Metrology started in South Africa in 1946, with the formation of the National Physical Research Laboratory as a division of the Council of Scientific and Industrial Research (CSIR) under Dr Meiring Naude. The NMISA’s history, however, official started in 1947, when the first calibration records were issued at the then CSIR offices in Visagie Street, Pretoria. By 1950, a brochure indicated that the NPRL was responsible for ‘the ultimate standards of length, mass and pressure, as well as fundamental electrical and temperature scale standards. Calibration services were offered for electrical sub-standards and instruments, thermometers and pyrometers, electro-acoustic instruments, microphones and loudspeakers, with standards for colorimetry and photometry in development. The laboratories relocated to the current CSIR Scientia Site in 1957.
Dr Naude wrote to the International Bureau of Weights and Measures (BIPM) for the first time in 1950 to become a signatory of the Metre Convention, but the process was hampered by the use of, as a British colony, the British measurements, even though the Weights and Measures Act 32 of 1922 indicated some application of the metric system in the Union. After South Africa’s independence from Great Britain in 1961, the new Act 32 of 1962 made provision for the CSIR to be responsible for the measurement standards. South Africa eventually became a signatory of the Metre Convention and a member of the BIPM in 1964. Despite restructuring, work focussed on the development of primary standards, and in 1967, South Africa was appointed as a member of the Consultative Committee on Photometry.
A new act, the Measuring Units and National Measuring Standards Act 76 of 1973, was promulgated, establishing the National Metrology Laboratory, and Dr Dick Turner, the then director, had the vision that funding was to be secured from the Department of Trade and Industry (unconnected to the CSIR’s parliamentary grant) to grow the NML to an independent entity.
Finally, with the promulgation of the new Measurement Units and Measurement Standards Act (Act 18 of 2006), the National Metrology Institute of South Africa was established as a new public entity on 1 May 2007, independent of the CSIR. The NMISA is, with the SABS, SANAS and the NRCS, now part of the dti’s Technical Infrastructure family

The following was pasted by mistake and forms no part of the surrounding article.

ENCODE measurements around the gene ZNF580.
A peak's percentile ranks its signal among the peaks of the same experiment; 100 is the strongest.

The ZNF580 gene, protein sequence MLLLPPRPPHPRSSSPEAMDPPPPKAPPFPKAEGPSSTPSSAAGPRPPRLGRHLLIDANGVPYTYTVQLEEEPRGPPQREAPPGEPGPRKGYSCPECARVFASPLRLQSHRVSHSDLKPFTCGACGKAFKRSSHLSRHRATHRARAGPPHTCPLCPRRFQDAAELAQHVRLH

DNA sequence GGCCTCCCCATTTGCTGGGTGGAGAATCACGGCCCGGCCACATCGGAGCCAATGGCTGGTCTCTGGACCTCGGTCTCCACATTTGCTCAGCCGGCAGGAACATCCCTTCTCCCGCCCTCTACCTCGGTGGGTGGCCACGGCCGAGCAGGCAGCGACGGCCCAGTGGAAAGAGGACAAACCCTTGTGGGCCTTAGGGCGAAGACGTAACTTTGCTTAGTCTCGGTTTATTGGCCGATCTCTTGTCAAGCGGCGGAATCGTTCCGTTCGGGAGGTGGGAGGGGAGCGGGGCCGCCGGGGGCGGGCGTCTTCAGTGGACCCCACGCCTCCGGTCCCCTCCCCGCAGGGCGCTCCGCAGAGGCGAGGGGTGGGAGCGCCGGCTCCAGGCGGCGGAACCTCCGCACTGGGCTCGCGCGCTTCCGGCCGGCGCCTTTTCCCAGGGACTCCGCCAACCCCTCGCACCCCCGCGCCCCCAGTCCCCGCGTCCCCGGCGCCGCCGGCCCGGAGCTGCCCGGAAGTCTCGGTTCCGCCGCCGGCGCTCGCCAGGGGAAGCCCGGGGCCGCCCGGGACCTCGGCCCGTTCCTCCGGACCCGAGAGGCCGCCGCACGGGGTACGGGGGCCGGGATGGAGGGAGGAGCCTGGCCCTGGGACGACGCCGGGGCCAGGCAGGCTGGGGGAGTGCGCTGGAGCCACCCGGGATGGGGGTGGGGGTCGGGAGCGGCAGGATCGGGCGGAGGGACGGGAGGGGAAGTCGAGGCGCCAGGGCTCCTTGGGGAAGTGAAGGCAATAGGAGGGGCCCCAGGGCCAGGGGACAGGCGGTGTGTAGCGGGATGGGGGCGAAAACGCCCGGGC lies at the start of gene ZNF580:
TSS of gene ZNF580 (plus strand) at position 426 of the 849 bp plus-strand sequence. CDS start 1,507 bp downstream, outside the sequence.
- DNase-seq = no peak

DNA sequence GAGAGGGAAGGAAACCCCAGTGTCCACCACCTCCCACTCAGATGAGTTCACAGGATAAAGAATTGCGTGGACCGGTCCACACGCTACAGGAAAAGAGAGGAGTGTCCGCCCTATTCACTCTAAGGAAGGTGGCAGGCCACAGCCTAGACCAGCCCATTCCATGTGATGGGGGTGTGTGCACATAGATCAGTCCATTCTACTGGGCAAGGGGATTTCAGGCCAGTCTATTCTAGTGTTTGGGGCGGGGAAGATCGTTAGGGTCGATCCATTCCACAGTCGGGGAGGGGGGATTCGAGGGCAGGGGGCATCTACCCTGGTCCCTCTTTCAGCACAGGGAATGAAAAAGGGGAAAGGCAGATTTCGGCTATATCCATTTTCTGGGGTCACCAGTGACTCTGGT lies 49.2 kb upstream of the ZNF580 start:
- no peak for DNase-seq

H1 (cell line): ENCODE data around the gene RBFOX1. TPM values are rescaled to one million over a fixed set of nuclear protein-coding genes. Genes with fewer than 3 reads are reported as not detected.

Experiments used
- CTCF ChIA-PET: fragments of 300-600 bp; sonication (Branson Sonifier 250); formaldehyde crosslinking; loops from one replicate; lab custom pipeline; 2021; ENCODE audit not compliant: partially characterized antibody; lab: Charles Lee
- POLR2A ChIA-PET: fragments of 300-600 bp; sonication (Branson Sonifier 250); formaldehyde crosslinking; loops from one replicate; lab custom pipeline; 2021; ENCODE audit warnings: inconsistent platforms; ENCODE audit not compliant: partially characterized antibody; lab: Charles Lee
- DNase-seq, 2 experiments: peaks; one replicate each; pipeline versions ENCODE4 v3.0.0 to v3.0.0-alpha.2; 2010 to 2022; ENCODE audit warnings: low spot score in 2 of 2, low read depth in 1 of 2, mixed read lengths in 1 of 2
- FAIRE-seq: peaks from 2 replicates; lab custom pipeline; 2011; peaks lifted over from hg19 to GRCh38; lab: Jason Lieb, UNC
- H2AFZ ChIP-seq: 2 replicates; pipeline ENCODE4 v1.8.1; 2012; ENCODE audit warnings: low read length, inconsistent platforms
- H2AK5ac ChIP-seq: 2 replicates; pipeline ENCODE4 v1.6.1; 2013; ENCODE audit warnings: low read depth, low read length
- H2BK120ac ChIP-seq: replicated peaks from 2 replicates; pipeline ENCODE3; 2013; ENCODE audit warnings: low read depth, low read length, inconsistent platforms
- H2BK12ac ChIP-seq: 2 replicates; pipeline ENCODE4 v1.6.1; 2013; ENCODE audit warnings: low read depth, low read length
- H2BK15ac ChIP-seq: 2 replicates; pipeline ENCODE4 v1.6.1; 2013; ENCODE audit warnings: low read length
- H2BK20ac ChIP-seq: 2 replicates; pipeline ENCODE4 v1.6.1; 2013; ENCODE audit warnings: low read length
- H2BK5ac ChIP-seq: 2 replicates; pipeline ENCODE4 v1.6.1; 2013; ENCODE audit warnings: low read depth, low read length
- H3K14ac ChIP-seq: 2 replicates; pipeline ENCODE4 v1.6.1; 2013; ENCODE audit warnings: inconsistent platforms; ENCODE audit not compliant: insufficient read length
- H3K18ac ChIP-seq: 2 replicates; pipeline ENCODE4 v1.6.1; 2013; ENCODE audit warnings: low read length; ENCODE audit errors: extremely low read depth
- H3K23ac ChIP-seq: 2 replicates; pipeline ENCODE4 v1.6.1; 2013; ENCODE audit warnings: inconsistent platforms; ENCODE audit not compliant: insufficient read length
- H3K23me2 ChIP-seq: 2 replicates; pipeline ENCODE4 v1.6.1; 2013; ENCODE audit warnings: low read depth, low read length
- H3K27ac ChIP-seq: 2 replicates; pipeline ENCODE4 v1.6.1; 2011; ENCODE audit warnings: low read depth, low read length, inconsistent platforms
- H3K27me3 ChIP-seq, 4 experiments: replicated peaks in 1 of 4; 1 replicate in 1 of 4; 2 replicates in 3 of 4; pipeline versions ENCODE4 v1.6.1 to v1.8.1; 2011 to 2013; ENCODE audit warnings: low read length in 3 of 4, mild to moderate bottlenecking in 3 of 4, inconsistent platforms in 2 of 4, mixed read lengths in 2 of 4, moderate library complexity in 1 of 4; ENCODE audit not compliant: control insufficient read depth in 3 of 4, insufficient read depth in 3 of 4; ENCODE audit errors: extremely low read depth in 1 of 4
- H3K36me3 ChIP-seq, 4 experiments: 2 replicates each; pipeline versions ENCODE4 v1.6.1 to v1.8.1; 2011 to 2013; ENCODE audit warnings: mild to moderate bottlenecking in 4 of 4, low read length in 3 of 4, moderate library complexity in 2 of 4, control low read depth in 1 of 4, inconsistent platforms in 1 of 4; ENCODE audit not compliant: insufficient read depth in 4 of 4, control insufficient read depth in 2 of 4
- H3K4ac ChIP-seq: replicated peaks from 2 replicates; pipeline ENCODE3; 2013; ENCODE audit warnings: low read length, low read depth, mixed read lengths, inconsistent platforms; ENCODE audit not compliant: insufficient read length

The history of the international measurement system
One of the very first applications of metrology dates back to ancient Egypt and the building of the pyramids, where a “cubit” was used as the length measurement unit for the building of the pyramids. A master cubit was made from marble; equal to the length of the forearm (measured from the elbow to the tip of the middle finger) of the reigning Pharaoh. Foremen of the pyramid building sites had to have their working cubit sticks calibrated regularly against the master cubit, and failure to do so was punishable by death. The cubit was further divided into the span of the hand (one-half cubit), the palm or width of the hand (one sixth), and the digit or width of the middle finger (one twenty-fourth) and the span or the length between the tip little finger to the tip of the thumb. Though the cubit and its divisions were a sound measurement system, the length of the master cubit changed at the death of each Pharaoh.
The need for an international system of measurements that allow countries to compare their measurements in an equivalent manner was initiated by the French, who developed a lucid system, the ‘metric system’ based on multiples of ten. Their work led to the formation of the Metre Convention on 20 May 1875. It is called the Convention du Mètre in French, and is also referred to in English as the Treaty of the Metre). The Metre Convention established a permanent organisational structure for member governments to act in common accord on all matters relating to units of measurement and oversees the keeping of measurement standards based on the metric system through three international organisations. In 1960, the system of units it established was renamed the "International System of Units" (Système international d'unités or SI). The Metre Convention created the International Bureau of Weights and Measures (BIPM), an intergovernmental organisation under the authority of the General Conference on Weights and Measures (CGPM) and the supervision of the International Committee for Weights and Measures (CIPM). Countries that are signatories to the CIPM’s Mutual Recognition Arrangement (MRA) recognise the measurement capabilities of the other signatory countries.
In 1955, The International Organisation of Legal Metrology (OIML), an intergovernmental treaty, was established to oversee all activities for which legal requirements are prescribed on measurement, units of measurement, measuring instruments and methods of measurement, these activities being performed by or on behalf of governmental authorities, in order to ensure an appropriate level of credibility of measurement results in the national regulatory environment. The OIML develops model regulations, International Recommendations, which provide Members with an internationally agreed-upon basis for the establishment of national legislation on various categories of measuring instruments.